on September 6th 2016
Genres: Horror, Young Adult
Buy on Amazon
When Silla and Nori arrive at their aunt's home, it's immediately clear that the "blood manor" is cursed. The creaking of the house and the stillness of the woods surrounding them would be enough of a sign, but there are secrets too--the questions that Silla can't ignore: Who is the beautiful boy that's appeared from the woods? Who is the man that her little sister sees, but no one else? And why does it seem that, ever since they arrived, the trees have been creeping closer?
“He’s out there,” I say, turning back to the window. “Always watching. Getting stronger.”
And the Trees Crept In is a chilling read perfect for Halloween, or just anytime you want to not sleep.
I, of course, started reading this book at night. Being the fearless reader that I am, I shrugged my shoulders and went to bed afterwards with only one glance inside the closet just to be sure it was empty. Okay, maybe two glances. The real challenge came in the middle of the night when I needed a glass of water. I must have turned on every single light in the house on my trip downstairs. It was almost as if I could hear the same creaking in the walls. Almost as if the tree branches outside the window had taken on a humanoid shape.
This book is one of the few truly scary books I have read. It has a lot of classic horror elements – woods, old houses, dolls, the occasional mirror – but the story turned out to be far better than I expected. It kept me guessing right up until the very end.
It opens with a short prologue, followed by Silla and Nori’s arrival at their aunt Cath’s manor house – a house that has been in the family for generations. Gradually, we will learn why they are there and what they have come from, as well as what happened to Cath and their mother all those years ago. This unfolds in torn journal entries and notes alongside the present story of their time inside the house – Cath’s insanity, the girls’ hunger, the creeping woods, and the strange boy who seemingly appears from nowhere. Silla must work out what is happening and protect her mute sister from the house’s many demons.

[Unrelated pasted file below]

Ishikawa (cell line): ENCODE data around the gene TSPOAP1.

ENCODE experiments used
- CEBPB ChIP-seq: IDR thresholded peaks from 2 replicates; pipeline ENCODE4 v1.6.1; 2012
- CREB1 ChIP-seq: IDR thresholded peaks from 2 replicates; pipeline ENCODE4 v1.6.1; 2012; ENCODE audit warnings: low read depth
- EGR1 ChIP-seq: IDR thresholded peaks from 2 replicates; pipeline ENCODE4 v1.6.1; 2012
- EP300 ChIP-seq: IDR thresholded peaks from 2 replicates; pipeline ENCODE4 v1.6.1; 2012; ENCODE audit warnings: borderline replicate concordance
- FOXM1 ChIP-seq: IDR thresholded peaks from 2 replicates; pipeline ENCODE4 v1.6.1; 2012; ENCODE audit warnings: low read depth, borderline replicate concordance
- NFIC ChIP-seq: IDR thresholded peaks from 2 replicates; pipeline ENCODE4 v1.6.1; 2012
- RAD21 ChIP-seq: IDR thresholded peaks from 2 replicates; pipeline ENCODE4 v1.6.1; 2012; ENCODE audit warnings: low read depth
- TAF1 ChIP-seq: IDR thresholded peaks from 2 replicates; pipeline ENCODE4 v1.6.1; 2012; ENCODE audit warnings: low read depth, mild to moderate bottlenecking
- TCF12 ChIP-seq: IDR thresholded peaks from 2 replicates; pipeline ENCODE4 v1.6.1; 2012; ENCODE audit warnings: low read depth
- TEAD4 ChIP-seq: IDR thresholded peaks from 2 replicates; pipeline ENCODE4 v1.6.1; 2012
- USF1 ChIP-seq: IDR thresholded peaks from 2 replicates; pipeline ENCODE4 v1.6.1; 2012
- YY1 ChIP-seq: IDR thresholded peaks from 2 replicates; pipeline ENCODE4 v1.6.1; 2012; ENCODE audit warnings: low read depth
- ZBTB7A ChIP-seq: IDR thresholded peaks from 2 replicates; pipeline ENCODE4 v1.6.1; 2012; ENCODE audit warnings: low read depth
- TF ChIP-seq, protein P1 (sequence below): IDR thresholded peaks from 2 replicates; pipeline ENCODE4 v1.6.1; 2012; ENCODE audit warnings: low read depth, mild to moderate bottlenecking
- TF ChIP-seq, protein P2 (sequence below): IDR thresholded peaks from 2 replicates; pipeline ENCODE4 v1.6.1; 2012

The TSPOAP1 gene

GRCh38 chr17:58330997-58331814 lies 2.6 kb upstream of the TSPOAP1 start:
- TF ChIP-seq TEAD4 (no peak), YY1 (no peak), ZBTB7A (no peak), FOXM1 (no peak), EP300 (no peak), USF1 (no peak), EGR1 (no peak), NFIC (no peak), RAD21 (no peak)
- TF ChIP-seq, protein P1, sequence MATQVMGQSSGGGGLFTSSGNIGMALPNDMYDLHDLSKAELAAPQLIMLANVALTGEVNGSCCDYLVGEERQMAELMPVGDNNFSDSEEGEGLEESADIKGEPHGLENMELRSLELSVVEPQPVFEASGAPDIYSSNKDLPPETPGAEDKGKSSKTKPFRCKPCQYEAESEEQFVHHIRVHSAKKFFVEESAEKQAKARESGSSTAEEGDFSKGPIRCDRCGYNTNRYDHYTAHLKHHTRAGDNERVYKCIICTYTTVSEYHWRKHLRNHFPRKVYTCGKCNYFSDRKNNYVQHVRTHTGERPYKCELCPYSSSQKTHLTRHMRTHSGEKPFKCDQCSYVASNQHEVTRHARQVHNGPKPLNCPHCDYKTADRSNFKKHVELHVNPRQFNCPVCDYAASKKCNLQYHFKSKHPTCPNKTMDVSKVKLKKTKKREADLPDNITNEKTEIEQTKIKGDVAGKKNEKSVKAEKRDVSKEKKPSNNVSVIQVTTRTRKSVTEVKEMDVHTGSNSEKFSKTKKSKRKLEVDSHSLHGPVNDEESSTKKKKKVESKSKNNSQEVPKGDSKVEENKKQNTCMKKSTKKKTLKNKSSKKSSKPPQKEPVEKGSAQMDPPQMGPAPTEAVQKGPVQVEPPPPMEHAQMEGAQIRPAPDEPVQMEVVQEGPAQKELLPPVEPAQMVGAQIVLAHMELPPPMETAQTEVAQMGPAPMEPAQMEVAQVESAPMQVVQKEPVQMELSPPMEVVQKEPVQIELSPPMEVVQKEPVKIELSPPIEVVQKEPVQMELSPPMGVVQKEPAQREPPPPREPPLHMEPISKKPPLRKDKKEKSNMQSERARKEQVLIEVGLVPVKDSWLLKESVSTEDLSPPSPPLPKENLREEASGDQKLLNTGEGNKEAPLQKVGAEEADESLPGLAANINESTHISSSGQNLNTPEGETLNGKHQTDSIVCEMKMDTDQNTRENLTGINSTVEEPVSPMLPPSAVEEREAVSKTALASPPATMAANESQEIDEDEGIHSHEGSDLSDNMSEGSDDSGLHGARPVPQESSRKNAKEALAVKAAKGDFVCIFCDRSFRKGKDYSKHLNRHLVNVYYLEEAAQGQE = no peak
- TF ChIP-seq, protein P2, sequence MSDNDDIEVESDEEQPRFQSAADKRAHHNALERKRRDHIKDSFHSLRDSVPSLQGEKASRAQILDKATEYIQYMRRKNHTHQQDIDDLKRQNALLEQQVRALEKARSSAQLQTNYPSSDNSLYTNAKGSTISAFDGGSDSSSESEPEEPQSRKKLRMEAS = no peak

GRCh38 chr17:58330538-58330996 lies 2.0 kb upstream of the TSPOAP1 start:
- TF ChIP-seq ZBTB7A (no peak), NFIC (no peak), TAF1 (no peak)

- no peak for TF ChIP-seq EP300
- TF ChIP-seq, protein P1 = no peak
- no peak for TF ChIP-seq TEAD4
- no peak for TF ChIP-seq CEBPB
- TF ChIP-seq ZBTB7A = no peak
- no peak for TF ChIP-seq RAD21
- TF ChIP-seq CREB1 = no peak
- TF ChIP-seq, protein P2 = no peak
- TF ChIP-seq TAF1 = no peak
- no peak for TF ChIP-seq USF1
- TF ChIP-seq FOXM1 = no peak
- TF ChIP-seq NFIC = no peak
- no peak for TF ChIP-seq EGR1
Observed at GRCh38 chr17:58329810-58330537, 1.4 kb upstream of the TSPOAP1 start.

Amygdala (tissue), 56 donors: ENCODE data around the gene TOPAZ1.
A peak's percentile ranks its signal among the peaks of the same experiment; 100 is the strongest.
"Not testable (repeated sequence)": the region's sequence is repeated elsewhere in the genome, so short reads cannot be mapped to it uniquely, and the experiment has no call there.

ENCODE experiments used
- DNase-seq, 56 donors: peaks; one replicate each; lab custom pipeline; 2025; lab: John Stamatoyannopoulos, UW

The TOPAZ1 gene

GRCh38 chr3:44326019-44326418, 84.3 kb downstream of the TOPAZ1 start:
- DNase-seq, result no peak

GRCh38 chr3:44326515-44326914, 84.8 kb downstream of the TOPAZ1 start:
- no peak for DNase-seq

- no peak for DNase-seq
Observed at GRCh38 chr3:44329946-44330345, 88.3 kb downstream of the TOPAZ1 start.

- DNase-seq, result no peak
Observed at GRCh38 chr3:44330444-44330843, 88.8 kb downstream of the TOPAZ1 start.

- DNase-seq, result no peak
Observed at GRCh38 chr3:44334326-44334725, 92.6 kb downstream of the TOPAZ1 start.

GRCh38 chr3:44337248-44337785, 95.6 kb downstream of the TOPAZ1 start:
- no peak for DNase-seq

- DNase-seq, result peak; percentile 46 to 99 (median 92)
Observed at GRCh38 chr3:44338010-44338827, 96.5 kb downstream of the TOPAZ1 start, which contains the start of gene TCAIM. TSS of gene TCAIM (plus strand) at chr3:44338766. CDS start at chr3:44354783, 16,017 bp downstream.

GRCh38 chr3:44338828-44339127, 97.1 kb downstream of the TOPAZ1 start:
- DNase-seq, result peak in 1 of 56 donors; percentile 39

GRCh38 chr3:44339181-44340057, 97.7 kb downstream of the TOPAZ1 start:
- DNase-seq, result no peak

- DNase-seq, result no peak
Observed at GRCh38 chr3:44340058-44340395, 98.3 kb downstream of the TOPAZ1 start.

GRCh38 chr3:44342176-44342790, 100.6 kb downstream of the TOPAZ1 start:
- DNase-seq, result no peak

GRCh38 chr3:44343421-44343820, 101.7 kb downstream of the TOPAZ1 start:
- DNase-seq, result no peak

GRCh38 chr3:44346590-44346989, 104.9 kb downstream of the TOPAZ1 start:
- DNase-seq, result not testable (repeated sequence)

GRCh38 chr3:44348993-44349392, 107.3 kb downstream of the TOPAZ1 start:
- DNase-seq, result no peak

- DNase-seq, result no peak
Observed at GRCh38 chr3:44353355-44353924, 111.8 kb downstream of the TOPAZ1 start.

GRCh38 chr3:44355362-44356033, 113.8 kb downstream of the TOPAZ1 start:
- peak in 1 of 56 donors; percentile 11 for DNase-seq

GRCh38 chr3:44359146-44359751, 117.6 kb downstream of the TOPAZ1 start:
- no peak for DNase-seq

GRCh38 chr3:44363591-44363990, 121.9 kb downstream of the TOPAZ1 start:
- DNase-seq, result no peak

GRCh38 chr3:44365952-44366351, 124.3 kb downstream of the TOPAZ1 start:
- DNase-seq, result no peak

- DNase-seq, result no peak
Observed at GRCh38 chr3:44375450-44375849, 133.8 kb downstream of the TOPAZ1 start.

There is an increasing feeling of hysteria and panic as we try to pull apart the weirdness and work out whether the woods really are moving towards the house, or whether Silla’s unreliable narrative is becoming increasingly influenced by madness. Is the Creeper Man real? Or is he the invention of children’s minds?
I’ll be honest: the book gets very strange before it eventually makes sense. But I promise that it does make sense in the end. The frightening, confusing sequence of events leading up to the final revelation will probably disorientate you and have you thinking “what the hell is going on?” but it somehow works.
The author creates a claustrophobic world where horror is impossible to escape because it exists at every turn. In the woods outside the house, in the dark corners of the house itself, even in Silla and Nori.
Creepy, compelling and sad.